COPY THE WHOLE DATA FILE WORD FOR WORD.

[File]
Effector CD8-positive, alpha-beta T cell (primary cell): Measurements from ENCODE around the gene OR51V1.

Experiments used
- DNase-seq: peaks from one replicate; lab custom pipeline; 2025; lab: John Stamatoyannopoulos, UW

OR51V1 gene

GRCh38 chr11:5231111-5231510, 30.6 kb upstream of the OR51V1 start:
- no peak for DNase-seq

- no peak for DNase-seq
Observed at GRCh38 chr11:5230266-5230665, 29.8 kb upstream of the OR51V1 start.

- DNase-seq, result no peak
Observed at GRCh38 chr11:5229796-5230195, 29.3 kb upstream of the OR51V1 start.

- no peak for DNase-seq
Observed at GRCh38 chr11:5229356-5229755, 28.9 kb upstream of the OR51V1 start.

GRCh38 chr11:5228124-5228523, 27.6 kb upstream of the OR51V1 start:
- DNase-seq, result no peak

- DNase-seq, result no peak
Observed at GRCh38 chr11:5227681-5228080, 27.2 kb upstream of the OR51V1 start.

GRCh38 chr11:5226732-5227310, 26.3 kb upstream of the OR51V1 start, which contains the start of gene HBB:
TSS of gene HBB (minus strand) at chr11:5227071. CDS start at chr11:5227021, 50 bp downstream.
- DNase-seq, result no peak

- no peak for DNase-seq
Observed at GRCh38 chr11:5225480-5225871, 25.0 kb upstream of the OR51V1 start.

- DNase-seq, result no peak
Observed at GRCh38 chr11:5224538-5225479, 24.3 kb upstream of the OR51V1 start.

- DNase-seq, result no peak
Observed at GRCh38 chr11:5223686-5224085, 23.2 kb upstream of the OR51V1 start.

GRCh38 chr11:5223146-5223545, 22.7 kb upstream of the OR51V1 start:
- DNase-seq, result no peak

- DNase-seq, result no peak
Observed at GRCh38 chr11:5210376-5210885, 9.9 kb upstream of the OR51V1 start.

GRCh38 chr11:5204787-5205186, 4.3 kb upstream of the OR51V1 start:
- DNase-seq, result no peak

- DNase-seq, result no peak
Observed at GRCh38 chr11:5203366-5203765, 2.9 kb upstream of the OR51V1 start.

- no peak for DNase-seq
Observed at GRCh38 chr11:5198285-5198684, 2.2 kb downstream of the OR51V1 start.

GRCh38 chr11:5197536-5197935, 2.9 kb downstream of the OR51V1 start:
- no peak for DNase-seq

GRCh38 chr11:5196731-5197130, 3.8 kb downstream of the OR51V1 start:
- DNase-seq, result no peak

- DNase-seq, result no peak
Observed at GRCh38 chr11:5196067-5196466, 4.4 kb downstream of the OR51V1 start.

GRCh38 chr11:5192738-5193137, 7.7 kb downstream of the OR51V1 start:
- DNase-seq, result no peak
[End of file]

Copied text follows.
Effector CD8-positive, alpha-beta T cell (primary cell): Measurements from ENCODE around the gene OR51V1.

Experiments used
- DNase-seq: peaks from one replicate; lab custom pipeline; 2025; lab: John Stamatoyannopoulos, UW

OR51V1 gene

GRCh38 chr11:5231111-5231510, 30.6 kb upstream of the OR51V1 start:
- no peak for DNase-seq

- no peak for DNase-seq
Observed at GRCh38 chr11:5230266-5230665, 29.8 kb upstream of the OR51V1 start.

- DNase-seq, result no peak
Observed at GRCh38 chr11:5229796-5230195, 29.3 kb upstream of the OR51V1 start.

- no peak for DNase-seq
Observed at GRCh38 chr11:5229356-5229755, 28.9 kb upstream of the OR51V1 start.

GRCh38 chr11:5228124-5228523, 27.6 kb upstream of the OR51V1 start:
- DNase-seq, result no peak

- DNase-seq, result no peak
Observed at GRCh38 chr11:5227681-5228080, 27.2 kb upstream of the OR51V1 start.

GRCh38 chr11:5226732-5227310, 26.3 kb upstream of the OR51V1 start, which contains the start of gene HBB:
TSS of gene HBB (minus strand) at chr11:5227071. CDS start at chr11:5227021, 50 bp downstream.
- DNase-seq, result no peak

- no peak for DNase-seq
Observed at GRCh38 chr11:5225480-5225871, 25.0 kb upstream of the OR51V1 start.

- DNase-seq, result no peak
Observed at GRCh38 chr11:5224538-5225479, 24.3 kb upstream of the OR51V1 start.

- DNase-seq, result no peak
Observed at GRCh38 chr11:5223686-5224085, 23.2 kb upstream of the OR51V1 start.

GRCh38 chr11:5223146-5223545, 22.7 kb upstream of the OR51V1 start:
- DNase-seq, result no peak

- DNase-seq, result no peak
Observed at GRCh38 chr11:5210376-5210885, 9.9 kb upstream of the OR51V1 start.

GRCh38 chr11:5204787-5205186, 4.3 kb upstream of the OR51V1 start:
- DNase-seq, result no peak

- DNase-seq, result no peak
Observed at GRCh38 chr11:5203366-5203765, 2.9 kb upstream of the OR51V1 start.

- no peak for DNase-seq
Observed at GRCh38 chr11:5198285-5198684, 2.2 kb downstream of the OR51V1 start.

GRCh38 chr11:5197536-5197935, 2.9 kb downstream of the OR51V1 start:
- no peak for DNase-seq

GRCh38 chr11:5196731-5197130, 3.8 kb downstream of the OR51V1 start:
- DNase-seq, result no peak

- DNase-seq, result no peak
Observed at GRCh38 chr11:5196067-5196466, 4.4 kb downstream of the OR51V1 start.

GRCh38 chr11:5192738-5193137, 7.7 kb downstream of the OR51V1 start:
- DNase-seq, result no peak